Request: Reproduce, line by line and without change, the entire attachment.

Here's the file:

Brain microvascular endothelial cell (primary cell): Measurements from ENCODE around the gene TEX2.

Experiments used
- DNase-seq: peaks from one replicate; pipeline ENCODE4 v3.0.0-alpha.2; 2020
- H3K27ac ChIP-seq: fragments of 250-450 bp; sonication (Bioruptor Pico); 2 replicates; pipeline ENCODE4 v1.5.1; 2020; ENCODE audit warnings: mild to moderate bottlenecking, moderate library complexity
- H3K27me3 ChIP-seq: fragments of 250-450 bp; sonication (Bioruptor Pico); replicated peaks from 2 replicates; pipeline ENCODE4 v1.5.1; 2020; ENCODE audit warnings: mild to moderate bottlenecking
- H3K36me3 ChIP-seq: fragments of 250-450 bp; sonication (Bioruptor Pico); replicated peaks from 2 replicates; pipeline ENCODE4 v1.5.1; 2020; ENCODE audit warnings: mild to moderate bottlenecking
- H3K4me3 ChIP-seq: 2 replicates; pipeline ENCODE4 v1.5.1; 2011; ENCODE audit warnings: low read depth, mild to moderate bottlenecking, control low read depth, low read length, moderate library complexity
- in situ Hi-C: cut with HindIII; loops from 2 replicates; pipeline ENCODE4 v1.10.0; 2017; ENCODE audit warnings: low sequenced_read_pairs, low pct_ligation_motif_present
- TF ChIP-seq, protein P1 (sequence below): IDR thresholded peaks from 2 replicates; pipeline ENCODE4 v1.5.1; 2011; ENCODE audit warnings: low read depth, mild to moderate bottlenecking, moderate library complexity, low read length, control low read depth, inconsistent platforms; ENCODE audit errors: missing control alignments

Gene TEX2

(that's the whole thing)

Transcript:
Brain microvascular endothelial cell (primary cell): Measurements from ENCODE around the gene TEX2.

Experiments used
- DNase-seq: peaks from one replicate; pipeline ENCODE4 v3.0.0-alpha.2; 2020
- H3K27ac ChIP-seq: fragments of 250-450 bp; sonication (Bioruptor Pico); 2 replicates; pipeline ENCODE4 v1.5.1; 2020; ENCODE audit warnings: mild to moderate bottlenecking, moderate library complexity
- H3K27me3 ChIP-seq: fragments of 250-450 bp; sonication (Bioruptor Pico); replicated peaks from 2 replicates; pipeline ENCODE4 v1.5.1; 2020; ENCODE audit warnings: mild to moderate bottlenecking
- H3K36me3 ChIP-seq: fragments of 250-450 bp; sonication (Bioruptor Pico); replicated peaks from 2 replicates; pipeline ENCODE4 v1.5.1; 2020; ENCODE audit warnings: mild to moderate bottlenecking
- H3K4me3 ChIP-seq: 2 replicates; pipeline ENCODE4 v1.5.1; 2011; ENCODE audit warnings: low read depth, mild to moderate bottlenecking, control low read depth, low read length, moderate library complexity
- in situ Hi-C: cut with HindIII; loops from 2 replicates; pipeline ENCODE4 v1.10.0; 2017; ENCODE audit warnings: low sequenced_read_pairs, low pct_ligation_motif_present
- TF ChIP-seq, protein P1 (sequence below): IDR thresholded peaks from 2 replicates; pipeline ENCODE4 v1.5.1; 2011; ENCODE audit warnings: low read depth, mild to moderate bottlenecking, moderate library complexity, low read length, control low read depth, inconsistent platforms; ENCODE audit errors: missing control alignments

Gene TEX2